An overwhelming majority of the countries in the world are part of the Paris accord, but it is a minority of those countries that actually think that a carbon tax is the way to meet the requirements. We would think from the what the government says that a carbon tax was required by the Paris accord, but that is not the case at all. In fact, most countries that are part of the Paris accord think that the way to meet our Paris accord obligations does not involve a carbon tax, a massive new tax on Canadians.
What is interesting in the context of that relationship is that there was much discussion about the Canada–U.S. relationship vis-à-vis the environment. Canada imposed a carbon tax, and yet the American administration did not bring in a carbon tax. The Hillary Clinton campaign did not propose a carbon tax, and I do not think Donald Trump has much interest in a carbon tax either. The point is that no American administration was moving in this direction regardless, and yet Canada took a step that put us at a significant competitive disadvantage. A possible fruit of that alleged dudeplomacy would have been to push for the Americans to align what they were doing with us, but that was never going to happen. The Prime Minister was happy to accept pats on the back for his carbon tax action, while in fact there was no serious effort to do the same south of the border.
The other issue, of course, is the government's plan to legalize marijuana. There has not been any thinking through at all about what the implications would be for Canadians travelling south of the border after legalization happens, assuming the government goes through with it. We never know. The government has turned tail on so many of its promises. It is not a done deal. However, assuming the Liberals go through with that, it would create some real issues for Canadians who may choose to use legal marijuana and then want to travel to the United States. There is a possibility of their being asked about that and barred access under that. That is, again, not something that the government seems to have paid any attention to in the context of substantive discussions or negotiations.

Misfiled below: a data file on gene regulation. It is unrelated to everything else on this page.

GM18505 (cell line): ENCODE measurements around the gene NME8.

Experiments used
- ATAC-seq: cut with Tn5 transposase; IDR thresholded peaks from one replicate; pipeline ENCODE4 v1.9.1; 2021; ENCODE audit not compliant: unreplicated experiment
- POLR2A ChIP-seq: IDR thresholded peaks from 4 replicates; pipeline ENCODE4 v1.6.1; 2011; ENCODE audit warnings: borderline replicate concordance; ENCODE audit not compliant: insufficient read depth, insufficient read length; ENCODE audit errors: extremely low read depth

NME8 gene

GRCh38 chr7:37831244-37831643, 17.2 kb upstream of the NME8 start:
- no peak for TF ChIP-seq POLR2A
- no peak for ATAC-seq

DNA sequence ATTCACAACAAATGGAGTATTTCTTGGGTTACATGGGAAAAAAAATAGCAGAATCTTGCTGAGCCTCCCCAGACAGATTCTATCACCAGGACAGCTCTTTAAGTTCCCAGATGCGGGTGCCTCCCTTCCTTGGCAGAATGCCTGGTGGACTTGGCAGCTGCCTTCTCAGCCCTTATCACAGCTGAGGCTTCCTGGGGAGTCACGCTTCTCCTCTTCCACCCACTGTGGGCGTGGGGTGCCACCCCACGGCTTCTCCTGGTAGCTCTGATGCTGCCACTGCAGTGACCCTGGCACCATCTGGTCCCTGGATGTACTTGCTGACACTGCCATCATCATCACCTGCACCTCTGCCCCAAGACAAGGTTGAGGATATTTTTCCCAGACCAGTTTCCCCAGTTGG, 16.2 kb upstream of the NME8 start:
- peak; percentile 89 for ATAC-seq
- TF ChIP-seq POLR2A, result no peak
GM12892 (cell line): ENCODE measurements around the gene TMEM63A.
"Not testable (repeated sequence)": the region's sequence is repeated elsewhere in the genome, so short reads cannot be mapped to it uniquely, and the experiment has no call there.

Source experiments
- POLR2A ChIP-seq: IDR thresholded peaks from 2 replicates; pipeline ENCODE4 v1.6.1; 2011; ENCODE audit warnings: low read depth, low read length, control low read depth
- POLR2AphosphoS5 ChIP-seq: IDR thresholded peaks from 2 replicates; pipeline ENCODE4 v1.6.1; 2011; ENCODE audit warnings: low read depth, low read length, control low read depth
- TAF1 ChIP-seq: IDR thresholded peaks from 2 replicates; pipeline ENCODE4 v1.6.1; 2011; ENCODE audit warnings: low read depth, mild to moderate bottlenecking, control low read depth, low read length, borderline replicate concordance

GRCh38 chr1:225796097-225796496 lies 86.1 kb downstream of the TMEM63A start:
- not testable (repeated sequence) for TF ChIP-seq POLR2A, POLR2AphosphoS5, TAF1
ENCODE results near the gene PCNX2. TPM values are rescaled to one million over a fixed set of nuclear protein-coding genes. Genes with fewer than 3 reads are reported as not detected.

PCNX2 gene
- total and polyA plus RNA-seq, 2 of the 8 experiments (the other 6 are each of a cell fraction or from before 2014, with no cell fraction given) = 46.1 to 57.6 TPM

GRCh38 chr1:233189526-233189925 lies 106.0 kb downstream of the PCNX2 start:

There are all these different issues, where what Canadians expect vis-à-vis the Canada–U.S. relationship is for a government to fight for Canadian values, to fight for Canadian interests, and not to prioritize the image dimension. That is what we on this side of the House believe our approach to foreign policy should be. We believe it should be prioritizing fighting for Canadian values and Canadian interests, not prioritizing the international image or personal reputation of particular members of the government. That is important. We have a government that is fumbling this relationship. At the same time, the Liberals are desperate to look as if they are doing something.
We have a bill before us that, actually, we on this side of the House see as a pretty good bill. It would effectively streamline processes at the border. It would deal with smuggling in a reasonably effective way. I think it would reduce costs. It would make the border more efficient. It continues, importantly, with momentum that was clearly started under the Conservative government. Prime minister Stephen Harper put a big emphasis on trying to make the border more effective, and it was not because he thought he could have great photo ops at the border as a result. It was because he understood that having an efficient, effective border would help to create jobs and opportunities for Canadians, it would help to ensure the necessary market access, and it would help also to create opportunities and advantages for Canadian consumers. Therefore, we prioritized making the border more efficient and effective.
In cases where we see the government continuing forward with momentum that was started under the previous Conservative government or even, in general, in cases where we think the government is doing things that are good, we will be happy to support them, to speak for them, and to vote in favour of that legislation. However, the context is important because overall on so many important areas and fronts we have the government bungling this relationship.